MDev_Reader app for those suffering with macular degeneration now available on Android platform

Following a successful project where Humboldt worked with a team at Royal Holloway University to build an app to help those suffering with macular degeneration to read text on an iPad, the company has just completed its second part of the project, an app for the Android platform.

Macular degeneration is a painless eye condition that leads to the gradual loss of central vision. Central vision is used to see what is directly in front of you, when reading or watching television for example. For those suffering with macular degeneration, the central vision becomes increasingly blurred leading to symptoms including difficulty reading printed or written text because it appears blurry, with less vibrant colours.

The original and new app has been designed to test ‘eccentric viewing’, which scrolls the text at a steady pace through the reader’s peripheral vision, enabling those with macular degeneration to read text. The app, which is free and now available for both Android and iPad, lets readers read text from an eBook (or any ePub document) to be scrolled in a single line, much like a news ticker tape. Users can adjust the speed of scrolling using the track pad to find a comfortable reading speed on the screen that suits them.

The app also means users can change text size, text colour and background colours as well as the speed of scrolling. It also includes a movable fixation point on the screen to help people to use their best point of vision. Text can also be scrolled backwards as well as forwards, so if a word is missed, the user can scroll backwards to recap. There is also a screen with a menu of all readable books and documents that is searchable.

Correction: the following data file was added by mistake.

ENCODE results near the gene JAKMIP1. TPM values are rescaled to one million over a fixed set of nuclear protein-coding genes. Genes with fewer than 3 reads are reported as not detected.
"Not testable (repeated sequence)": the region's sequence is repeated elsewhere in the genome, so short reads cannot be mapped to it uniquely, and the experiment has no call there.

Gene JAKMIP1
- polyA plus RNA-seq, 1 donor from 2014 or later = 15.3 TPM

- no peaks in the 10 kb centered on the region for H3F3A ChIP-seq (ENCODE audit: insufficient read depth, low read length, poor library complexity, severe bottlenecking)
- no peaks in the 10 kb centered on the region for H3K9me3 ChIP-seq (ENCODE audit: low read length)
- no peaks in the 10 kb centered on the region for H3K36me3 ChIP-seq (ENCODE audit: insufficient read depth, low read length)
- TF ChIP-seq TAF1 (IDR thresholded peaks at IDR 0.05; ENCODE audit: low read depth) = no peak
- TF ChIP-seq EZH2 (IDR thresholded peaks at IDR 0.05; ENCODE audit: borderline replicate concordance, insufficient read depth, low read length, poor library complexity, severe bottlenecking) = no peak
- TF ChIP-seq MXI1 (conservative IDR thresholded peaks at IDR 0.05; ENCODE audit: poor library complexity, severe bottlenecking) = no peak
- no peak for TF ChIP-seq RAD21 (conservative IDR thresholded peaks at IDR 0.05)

To install the App, users will need a Google Play account. Once this has been set up, search for MDev_Reader on Google Play and follow the on screen instructions to download and install the app.

The Macular Society relies on donations and gifts to deliver its services and search for a cure for macular disease. To help people with central vision loss by making a donation visit their website at

For more information about eccentric viewing and steady eye, contact the Macular Society on 0300 30 30 111 or look at the website:

Why Android is winning

We’re hearing so much about Android at the moment in our line of work. We’re still developing iOS applications of course, because the operating system is very much part of our world. It’s necessary for consumer applications, and great for organisations large enough to use the Enterprise Program and who can run an in-house app store.

However, Android has many advantages for businesses large and small, as well as for end users.

For a start it gives complete control and the same freedom old Windows mobile devices offered. So, for instance, a small company could buy ten handsets of their choice and load their in-house application without having to ask permission. And there’s no bureaucracy.

There’s a wide choice of hardware too. Android is available on low-end phones, high-end smartphones, cheap tablets, and robust, weatherproof devices like the Panasonic Toughpad.

It’s also available on processor modules for integration directly in to your own hardware.

Then there’s the ease with which user interfaces can be developed such as modern touch-based screens. And it supports development of USB device drivers, which can control custom hardware.

Android also enables custom application launchers for single purpose devices, and it’s possible to ship a completely customised Android image on your own hardware.

So while there’s still a place for iOS, Android is winning the operating systems war.